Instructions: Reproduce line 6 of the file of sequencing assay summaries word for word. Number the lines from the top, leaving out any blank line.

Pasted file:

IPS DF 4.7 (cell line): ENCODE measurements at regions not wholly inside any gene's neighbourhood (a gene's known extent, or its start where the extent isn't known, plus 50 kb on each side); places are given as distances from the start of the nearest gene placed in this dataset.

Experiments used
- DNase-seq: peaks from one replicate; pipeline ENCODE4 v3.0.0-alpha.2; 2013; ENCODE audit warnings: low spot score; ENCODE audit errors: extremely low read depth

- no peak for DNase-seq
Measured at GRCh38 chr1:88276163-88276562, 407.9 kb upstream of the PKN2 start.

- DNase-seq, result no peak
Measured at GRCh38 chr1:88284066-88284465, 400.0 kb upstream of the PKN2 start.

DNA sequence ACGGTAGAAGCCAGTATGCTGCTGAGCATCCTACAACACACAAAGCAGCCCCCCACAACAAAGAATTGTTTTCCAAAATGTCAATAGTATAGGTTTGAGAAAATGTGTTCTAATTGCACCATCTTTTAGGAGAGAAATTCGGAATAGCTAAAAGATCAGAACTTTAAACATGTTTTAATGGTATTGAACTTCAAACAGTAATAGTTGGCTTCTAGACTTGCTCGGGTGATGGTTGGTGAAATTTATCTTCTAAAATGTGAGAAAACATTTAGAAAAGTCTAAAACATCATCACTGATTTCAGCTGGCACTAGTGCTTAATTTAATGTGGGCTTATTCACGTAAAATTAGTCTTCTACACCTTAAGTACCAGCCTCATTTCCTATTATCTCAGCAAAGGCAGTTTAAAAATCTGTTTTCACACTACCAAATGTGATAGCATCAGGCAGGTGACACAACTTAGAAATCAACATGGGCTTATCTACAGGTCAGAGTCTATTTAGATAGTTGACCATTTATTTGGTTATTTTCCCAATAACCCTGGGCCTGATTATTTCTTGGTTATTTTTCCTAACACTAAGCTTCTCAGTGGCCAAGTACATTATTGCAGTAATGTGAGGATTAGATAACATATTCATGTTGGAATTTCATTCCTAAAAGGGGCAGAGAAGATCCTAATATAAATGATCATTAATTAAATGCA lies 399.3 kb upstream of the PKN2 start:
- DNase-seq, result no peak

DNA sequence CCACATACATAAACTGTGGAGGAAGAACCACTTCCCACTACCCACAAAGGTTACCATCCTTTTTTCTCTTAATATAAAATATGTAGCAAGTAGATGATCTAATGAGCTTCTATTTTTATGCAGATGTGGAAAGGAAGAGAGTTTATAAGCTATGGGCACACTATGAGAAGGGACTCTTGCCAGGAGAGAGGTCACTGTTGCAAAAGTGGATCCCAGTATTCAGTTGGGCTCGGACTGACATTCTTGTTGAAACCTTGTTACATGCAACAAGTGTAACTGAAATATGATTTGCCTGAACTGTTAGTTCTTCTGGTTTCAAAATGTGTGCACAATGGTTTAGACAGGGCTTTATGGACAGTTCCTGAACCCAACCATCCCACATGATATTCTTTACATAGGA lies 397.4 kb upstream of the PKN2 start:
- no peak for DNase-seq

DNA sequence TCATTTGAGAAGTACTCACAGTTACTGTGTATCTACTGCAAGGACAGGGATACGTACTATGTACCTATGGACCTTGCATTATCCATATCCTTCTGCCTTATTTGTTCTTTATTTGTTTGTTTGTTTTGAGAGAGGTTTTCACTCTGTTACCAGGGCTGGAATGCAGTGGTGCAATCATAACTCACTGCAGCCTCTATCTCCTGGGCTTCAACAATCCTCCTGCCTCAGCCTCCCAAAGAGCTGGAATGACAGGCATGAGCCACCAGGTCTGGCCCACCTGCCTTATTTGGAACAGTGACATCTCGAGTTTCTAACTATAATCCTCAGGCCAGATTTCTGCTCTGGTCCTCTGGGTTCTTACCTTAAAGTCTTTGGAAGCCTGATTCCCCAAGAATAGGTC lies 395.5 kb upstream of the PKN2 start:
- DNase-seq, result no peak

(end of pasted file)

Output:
- DNase-seq, result no peak